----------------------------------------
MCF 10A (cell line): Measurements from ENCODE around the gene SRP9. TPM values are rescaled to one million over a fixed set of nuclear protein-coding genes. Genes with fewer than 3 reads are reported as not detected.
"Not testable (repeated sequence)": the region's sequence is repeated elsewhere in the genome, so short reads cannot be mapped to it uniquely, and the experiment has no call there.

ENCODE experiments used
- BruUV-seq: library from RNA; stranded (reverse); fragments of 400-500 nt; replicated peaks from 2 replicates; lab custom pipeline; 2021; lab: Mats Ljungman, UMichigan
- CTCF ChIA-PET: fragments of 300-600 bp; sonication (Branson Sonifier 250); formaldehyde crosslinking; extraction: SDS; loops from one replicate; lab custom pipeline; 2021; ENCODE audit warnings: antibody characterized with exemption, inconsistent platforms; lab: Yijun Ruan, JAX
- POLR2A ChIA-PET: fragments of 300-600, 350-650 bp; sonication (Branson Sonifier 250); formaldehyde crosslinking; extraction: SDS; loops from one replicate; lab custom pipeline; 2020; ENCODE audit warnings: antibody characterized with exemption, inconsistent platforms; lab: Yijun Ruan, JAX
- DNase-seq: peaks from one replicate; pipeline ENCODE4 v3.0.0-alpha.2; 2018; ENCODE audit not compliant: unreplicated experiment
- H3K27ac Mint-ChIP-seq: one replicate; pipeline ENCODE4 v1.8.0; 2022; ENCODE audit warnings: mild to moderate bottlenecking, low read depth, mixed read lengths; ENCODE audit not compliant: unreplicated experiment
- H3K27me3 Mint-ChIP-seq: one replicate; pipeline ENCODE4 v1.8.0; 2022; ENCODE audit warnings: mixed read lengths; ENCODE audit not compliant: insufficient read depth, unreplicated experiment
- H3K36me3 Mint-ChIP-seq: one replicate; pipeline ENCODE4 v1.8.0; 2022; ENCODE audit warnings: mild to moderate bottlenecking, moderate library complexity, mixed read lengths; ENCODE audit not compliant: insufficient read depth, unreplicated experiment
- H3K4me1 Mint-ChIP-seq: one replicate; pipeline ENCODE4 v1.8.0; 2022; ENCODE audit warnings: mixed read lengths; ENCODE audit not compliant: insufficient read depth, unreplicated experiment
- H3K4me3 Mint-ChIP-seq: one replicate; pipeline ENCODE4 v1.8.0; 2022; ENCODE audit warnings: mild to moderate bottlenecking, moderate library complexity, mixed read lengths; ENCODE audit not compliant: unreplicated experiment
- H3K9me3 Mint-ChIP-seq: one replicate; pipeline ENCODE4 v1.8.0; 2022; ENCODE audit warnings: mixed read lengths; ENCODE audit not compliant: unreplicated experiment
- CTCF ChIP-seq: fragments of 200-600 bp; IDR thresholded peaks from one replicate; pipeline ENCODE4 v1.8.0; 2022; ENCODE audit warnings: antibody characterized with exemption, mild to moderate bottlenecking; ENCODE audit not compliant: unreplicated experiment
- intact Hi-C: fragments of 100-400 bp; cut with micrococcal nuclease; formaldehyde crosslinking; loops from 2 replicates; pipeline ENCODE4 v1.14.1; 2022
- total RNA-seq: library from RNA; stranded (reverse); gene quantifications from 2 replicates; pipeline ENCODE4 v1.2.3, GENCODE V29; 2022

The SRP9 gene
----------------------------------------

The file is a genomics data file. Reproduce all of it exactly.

MCF 10A (cell line): Measurements from ENCODE around the gene SRP9. TPM values are rescaled to one million over a fixed set of nuclear protein-coding genes. Genes with fewer than 3 reads are reported as not detected.
"Not testable (repeated sequence)": the region's sequence is repeated elsewhere in the genome, so short reads cannot be mapped to it uniquely, and the experiment has no call there.

ENCODE experiments used
- BruUV-seq: library from RNA; stranded (reverse); fragments of 400-500 nt; replicated peaks from 2 replicates; lab custom pipeline; 2021; lab: Mats Ljungman, UMichigan
- CTCF ChIA-PET: fragments of 300-600 bp; sonication (Branson Sonifier 250); formaldehyde crosslinking; extraction: SDS; loops from one replicate; lab custom pipeline; 2021; ENCODE audit warnings: antibody characterized with exemption, inconsistent platforms; lab: Yijun Ruan, JAX
- POLR2A ChIA-PET: fragments of 300-600, 350-650 bp; sonication (Branson Sonifier 250); formaldehyde crosslinking; extraction: SDS; loops from one replicate; lab custom pipeline; 2020; ENCODE audit warnings: antibody characterized with exemption, inconsistent platforms; lab: Yijun Ruan, JAX
- DNase-seq: peaks from one replicate; pipeline ENCODE4 v3.0.0-alpha.2; 2018; ENCODE audit not compliant: unreplicated experiment
- H3K27ac Mint-ChIP-seq: one replicate; pipeline ENCODE4 v1.8.0; 2022; ENCODE audit warnings: mild to moderate bottlenecking, low read depth, mixed read lengths; ENCODE audit not compliant: unreplicated experiment
- H3K27me3 Mint-ChIP-seq: one replicate; pipeline ENCODE4 v1.8.0; 2022; ENCODE audit warnings: mixed read lengths; ENCODE audit not compliant: insufficient read depth, unreplicated experiment
- H3K36me3 Mint-ChIP-seq: one replicate; pipeline ENCODE4 v1.8.0; 2022; ENCODE audit warnings: mild to moderate bottlenecking, moderate library complexity, mixed read lengths; ENCODE audit not compliant: insufficient read depth, unreplicated experiment
- H3K4me1 Mint-ChIP-seq: one replicate; pipeline ENCODE4 v1.8.0; 2022; ENCODE audit warnings: mixed read lengths; ENCODE audit not compliant: insufficient read depth, unreplicated experiment
- H3K4me3 Mint-ChIP-seq: one replicate; pipeline ENCODE4 v1.8.0; 2022; ENCODE audit warnings: mild to moderate bottlenecking, moderate library complexity, mixed read lengths; ENCODE audit not compliant: unreplicated experiment
- H3K9me3 Mint-ChIP-seq: one replicate; pipeline ENCODE4 v1.8.0; 2022; ENCODE audit warnings: mixed read lengths; ENCODE audit not compliant: unreplicated experiment
- CTCF ChIP-seq: fragments of 200-600 bp; IDR thresholded peaks from one replicate; pipeline ENCODE4 v1.8.0; 2022; ENCODE audit warnings: antibody characterized with exemption, mild to moderate bottlenecking; ENCODE audit not compliant: unreplicated experiment
- intact Hi-C: fragments of 100-400 bp; cut with micrococcal nuclease; formaldehyde crosslinking; loops from 2 replicates; pipeline ENCODE4 v1.14.1; 2022
- total RNA-seq: library from RNA; stranded (reverse); gene quantifications from 2 replicates; pipeline ENCODE4 v1.2.3, GENCODE V29; 2022

The SRP9 gene